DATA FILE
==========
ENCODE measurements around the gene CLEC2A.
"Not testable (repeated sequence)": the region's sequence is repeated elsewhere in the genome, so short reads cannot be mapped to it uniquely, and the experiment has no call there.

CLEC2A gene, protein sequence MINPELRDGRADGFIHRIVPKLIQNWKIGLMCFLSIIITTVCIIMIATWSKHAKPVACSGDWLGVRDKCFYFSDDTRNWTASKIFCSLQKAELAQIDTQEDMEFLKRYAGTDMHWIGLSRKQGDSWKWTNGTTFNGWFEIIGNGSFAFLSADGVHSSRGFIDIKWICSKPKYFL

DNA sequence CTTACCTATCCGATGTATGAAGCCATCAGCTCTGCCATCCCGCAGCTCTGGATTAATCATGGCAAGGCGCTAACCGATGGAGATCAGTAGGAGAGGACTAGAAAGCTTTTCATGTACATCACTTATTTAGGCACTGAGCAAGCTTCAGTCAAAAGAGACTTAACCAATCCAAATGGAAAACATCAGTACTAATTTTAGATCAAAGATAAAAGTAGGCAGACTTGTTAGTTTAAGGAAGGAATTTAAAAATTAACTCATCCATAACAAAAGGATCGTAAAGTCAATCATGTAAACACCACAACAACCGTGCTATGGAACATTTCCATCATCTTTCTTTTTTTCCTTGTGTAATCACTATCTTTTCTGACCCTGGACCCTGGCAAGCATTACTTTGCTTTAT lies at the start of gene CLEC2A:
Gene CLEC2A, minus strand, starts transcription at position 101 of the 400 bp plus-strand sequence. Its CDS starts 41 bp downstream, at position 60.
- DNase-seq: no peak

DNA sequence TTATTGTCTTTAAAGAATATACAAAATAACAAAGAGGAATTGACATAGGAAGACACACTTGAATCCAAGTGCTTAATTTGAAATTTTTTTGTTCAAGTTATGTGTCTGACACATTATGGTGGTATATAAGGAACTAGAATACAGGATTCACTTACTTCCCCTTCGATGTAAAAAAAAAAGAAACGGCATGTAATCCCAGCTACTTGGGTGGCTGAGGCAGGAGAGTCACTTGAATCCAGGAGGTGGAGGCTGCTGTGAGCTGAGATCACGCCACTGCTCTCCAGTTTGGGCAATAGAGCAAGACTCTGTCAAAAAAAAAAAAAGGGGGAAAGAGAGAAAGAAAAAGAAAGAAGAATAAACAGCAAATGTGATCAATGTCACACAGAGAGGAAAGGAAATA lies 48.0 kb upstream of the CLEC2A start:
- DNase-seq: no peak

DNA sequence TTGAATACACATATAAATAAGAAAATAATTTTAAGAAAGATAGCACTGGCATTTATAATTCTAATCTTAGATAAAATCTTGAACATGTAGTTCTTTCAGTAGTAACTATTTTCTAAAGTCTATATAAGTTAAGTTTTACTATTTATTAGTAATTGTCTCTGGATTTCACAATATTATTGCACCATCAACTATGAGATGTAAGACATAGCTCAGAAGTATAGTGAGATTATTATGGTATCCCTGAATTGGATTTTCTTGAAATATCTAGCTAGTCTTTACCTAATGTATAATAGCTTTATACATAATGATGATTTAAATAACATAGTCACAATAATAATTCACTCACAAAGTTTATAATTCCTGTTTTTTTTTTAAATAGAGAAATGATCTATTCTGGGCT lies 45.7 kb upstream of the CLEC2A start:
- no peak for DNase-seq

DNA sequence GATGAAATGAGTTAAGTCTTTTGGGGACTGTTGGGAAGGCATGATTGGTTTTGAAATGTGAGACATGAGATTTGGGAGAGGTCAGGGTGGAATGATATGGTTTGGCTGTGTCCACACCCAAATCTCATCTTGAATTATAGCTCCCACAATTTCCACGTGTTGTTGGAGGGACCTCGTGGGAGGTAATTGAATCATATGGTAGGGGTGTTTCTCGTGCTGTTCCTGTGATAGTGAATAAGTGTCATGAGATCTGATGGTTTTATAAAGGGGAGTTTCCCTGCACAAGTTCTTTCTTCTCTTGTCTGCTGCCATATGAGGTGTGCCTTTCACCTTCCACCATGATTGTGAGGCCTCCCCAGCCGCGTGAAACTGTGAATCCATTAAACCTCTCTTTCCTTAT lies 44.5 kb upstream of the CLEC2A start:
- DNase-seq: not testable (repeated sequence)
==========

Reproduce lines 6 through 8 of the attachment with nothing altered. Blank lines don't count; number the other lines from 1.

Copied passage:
- DNase-seq: no peak

DNA sequence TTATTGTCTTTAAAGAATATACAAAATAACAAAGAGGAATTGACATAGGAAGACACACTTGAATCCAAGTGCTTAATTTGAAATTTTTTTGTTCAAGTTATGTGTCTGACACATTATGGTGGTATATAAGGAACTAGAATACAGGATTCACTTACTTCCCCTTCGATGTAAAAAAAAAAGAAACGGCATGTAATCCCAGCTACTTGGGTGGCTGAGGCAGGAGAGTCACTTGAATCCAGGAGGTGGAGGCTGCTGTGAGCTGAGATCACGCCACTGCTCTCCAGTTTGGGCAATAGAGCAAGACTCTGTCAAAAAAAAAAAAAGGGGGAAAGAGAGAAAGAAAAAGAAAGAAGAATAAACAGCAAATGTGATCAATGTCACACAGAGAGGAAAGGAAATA lies 48.0 kb upstream of the CLEC2A start:
- DNase-seq: no peak